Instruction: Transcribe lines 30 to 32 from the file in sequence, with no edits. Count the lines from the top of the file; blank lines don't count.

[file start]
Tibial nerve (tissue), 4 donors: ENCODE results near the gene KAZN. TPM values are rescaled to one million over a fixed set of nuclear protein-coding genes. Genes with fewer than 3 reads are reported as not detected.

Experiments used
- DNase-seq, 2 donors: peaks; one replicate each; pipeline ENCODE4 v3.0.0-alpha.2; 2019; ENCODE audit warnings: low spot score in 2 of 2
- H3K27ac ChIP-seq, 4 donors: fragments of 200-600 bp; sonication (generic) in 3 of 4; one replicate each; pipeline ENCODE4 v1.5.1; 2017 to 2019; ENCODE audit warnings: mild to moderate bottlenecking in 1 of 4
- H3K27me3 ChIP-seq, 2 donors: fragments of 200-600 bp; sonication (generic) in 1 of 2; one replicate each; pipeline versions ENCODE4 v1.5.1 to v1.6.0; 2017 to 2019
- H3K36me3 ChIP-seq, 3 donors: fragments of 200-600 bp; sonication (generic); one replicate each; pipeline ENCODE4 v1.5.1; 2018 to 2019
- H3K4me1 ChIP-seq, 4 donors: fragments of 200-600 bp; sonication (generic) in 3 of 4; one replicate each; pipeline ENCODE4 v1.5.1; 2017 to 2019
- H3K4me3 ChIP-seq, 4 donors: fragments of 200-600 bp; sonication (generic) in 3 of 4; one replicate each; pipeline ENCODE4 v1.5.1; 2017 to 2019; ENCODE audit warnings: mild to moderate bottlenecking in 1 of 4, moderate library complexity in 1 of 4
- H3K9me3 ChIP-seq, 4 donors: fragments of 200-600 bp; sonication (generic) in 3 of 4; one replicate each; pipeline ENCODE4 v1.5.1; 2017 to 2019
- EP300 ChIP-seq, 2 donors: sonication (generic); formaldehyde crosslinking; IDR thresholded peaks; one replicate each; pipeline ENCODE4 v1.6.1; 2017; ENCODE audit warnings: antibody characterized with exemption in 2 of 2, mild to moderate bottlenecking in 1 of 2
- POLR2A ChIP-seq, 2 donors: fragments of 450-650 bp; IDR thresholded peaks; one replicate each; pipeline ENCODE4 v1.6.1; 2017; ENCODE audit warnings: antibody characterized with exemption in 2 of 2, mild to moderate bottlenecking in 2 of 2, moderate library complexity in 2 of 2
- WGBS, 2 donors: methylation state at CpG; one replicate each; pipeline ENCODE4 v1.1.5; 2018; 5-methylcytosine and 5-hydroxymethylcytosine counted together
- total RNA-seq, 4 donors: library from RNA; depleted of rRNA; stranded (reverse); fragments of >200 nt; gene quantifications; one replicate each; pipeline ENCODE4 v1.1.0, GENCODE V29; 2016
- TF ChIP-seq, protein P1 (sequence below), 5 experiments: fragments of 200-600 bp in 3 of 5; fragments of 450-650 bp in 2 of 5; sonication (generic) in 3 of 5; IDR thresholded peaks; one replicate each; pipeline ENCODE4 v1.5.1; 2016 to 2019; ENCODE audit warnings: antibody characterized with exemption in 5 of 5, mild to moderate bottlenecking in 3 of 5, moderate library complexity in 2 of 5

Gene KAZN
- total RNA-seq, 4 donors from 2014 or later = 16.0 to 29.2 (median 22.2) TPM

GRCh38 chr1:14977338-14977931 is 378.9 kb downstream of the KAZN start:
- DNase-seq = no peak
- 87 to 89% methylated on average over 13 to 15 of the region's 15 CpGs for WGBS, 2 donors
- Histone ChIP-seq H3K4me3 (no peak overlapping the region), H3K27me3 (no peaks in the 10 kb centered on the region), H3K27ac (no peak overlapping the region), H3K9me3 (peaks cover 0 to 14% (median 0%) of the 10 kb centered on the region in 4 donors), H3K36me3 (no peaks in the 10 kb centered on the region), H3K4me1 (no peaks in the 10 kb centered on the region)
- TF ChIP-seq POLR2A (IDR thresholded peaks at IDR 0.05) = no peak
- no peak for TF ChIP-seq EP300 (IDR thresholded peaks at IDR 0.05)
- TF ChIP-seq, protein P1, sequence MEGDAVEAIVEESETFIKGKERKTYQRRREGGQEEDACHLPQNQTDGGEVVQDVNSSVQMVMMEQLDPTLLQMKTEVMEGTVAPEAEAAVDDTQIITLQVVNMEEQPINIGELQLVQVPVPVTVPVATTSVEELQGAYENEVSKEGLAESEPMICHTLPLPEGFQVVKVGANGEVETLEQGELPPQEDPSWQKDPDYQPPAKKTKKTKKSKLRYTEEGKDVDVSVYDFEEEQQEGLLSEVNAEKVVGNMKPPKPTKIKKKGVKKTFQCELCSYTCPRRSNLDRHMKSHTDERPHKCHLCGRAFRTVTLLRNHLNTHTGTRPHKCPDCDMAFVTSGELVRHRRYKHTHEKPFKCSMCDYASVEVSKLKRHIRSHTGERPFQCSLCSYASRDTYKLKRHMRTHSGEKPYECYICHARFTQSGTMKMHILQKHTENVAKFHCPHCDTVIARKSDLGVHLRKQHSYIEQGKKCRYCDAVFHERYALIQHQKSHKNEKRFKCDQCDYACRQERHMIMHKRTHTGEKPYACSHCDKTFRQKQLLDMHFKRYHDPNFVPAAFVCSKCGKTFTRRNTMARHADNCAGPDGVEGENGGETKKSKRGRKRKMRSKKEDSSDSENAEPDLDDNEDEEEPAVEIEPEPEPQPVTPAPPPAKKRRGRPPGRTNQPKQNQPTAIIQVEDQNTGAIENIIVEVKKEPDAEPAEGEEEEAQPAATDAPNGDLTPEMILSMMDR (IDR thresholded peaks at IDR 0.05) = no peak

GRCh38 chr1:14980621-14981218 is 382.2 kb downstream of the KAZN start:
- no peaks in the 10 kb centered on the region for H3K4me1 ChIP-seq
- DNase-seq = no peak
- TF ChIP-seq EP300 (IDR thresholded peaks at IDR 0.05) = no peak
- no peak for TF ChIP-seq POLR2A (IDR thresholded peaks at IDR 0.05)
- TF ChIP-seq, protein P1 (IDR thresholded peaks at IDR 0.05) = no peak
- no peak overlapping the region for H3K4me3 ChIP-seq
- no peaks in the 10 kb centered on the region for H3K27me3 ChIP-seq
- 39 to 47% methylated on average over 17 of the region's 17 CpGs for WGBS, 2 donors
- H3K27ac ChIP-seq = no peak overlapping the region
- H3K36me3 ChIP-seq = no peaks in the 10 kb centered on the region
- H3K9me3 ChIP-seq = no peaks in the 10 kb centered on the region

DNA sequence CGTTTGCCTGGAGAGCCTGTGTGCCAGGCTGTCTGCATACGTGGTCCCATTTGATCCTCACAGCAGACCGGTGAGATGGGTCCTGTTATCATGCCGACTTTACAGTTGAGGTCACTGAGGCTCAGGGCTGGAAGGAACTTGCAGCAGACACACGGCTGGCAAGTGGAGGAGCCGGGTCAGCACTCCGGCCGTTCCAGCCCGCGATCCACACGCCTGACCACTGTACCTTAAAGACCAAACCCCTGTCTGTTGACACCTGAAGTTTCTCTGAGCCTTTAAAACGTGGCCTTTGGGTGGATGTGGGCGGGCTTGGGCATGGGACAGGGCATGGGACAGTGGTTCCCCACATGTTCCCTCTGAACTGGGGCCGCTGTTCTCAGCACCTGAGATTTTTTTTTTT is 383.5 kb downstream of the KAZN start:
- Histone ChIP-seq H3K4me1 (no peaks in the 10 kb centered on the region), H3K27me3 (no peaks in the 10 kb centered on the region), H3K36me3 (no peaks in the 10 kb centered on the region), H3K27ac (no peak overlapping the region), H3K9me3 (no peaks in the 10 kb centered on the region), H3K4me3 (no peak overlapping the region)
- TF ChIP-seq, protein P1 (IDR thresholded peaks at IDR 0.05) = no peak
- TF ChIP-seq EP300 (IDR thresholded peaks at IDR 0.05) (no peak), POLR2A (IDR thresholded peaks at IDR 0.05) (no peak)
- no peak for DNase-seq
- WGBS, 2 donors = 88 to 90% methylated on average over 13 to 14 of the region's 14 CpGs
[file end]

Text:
- no peak overlapping the region for H3K4me3 ChIP-seq
- no peaks in the 10 kb centered on the region for H3K27me3 ChIP-seq
- 39 to 47% methylated on average over 17 of the region's 17 CpGs for WGBS, 2 donors